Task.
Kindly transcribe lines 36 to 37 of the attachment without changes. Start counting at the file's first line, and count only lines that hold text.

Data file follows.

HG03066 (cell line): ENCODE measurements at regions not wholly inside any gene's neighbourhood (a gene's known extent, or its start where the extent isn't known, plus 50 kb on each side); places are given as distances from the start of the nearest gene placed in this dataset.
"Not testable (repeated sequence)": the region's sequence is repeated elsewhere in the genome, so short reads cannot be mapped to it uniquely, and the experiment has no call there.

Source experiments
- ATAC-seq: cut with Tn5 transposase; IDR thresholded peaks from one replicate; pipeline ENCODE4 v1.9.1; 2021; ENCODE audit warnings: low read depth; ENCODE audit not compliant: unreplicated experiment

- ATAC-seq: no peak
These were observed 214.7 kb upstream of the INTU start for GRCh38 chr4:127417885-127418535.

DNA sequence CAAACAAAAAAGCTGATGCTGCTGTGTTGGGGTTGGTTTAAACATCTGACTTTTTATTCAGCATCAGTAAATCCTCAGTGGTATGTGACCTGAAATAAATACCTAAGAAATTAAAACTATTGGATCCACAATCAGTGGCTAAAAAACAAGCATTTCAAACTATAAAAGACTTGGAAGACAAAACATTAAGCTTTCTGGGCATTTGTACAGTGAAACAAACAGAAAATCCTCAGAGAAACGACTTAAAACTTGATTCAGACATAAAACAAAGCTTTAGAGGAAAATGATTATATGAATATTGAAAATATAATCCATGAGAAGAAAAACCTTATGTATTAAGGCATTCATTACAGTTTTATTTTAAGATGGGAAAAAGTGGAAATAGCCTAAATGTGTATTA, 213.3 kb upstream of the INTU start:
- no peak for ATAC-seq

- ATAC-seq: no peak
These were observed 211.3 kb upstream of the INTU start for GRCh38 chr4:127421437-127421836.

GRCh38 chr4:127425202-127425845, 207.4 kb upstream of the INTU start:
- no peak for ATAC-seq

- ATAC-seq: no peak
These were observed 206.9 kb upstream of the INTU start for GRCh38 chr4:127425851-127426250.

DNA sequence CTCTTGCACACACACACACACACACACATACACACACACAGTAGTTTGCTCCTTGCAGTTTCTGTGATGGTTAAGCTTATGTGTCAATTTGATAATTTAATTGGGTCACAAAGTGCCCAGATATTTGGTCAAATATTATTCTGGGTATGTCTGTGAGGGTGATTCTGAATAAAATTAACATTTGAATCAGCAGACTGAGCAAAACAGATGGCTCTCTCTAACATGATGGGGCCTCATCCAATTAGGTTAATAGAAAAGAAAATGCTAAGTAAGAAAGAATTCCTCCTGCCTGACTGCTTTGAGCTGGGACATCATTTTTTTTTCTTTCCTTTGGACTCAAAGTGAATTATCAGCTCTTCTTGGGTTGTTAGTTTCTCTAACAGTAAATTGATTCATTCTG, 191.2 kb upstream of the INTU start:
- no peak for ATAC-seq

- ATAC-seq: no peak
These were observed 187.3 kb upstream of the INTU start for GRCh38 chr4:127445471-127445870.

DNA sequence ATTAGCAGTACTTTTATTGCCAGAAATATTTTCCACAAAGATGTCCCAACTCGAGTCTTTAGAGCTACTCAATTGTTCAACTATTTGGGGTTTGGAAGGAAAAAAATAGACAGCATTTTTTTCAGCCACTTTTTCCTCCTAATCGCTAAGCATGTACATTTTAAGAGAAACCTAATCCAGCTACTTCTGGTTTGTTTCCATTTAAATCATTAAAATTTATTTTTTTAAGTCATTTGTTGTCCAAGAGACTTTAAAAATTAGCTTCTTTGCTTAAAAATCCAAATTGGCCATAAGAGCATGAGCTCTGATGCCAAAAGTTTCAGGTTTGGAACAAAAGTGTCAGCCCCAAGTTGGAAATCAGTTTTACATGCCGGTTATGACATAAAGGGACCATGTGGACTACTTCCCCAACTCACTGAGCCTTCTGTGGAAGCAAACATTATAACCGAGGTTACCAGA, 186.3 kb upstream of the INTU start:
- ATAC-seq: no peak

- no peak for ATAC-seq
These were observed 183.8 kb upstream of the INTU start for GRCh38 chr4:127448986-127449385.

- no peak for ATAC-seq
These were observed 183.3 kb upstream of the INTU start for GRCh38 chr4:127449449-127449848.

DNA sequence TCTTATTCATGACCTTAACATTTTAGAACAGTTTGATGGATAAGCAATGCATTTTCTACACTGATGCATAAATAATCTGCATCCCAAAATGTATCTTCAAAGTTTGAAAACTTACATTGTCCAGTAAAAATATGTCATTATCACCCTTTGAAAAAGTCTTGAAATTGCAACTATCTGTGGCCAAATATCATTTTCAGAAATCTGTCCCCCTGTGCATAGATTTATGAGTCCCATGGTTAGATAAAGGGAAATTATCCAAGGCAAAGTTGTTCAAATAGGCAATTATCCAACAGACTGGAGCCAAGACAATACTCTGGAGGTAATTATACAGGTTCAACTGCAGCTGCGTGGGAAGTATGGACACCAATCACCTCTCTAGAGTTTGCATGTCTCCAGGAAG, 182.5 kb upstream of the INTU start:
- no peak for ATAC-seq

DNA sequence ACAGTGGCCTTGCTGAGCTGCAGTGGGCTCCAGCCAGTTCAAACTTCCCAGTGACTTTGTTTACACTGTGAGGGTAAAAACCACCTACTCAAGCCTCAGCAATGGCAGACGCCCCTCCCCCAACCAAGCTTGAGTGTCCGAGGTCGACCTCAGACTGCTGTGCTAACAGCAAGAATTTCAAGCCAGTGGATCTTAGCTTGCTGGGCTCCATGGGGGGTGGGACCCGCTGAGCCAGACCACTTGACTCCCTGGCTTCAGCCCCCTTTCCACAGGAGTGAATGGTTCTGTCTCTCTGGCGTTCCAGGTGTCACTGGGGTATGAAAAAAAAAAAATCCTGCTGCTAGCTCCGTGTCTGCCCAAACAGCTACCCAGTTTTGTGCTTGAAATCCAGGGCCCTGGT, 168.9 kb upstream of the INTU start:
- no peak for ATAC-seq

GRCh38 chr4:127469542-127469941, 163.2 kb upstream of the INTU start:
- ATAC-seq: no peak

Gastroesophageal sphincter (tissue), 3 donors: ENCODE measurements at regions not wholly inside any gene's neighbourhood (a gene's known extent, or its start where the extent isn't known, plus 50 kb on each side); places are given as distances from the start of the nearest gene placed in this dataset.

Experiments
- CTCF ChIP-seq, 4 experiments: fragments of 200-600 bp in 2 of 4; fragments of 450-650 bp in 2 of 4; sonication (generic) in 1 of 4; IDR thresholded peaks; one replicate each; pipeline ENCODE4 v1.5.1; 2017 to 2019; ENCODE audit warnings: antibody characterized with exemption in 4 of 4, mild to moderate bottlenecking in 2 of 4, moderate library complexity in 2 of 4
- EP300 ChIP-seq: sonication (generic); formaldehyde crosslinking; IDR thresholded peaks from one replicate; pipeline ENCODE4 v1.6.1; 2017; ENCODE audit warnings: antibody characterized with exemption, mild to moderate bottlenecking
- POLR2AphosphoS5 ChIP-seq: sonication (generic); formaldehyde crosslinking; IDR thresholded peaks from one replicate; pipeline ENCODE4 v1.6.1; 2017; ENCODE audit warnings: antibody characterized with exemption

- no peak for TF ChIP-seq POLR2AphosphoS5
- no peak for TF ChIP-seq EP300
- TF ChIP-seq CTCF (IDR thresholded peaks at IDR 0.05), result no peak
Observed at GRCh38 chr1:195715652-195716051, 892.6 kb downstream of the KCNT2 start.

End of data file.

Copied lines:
- no peak for TF ChIP-seq POLR2AphosphoS5
- no peak for TF ChIP-seq EP300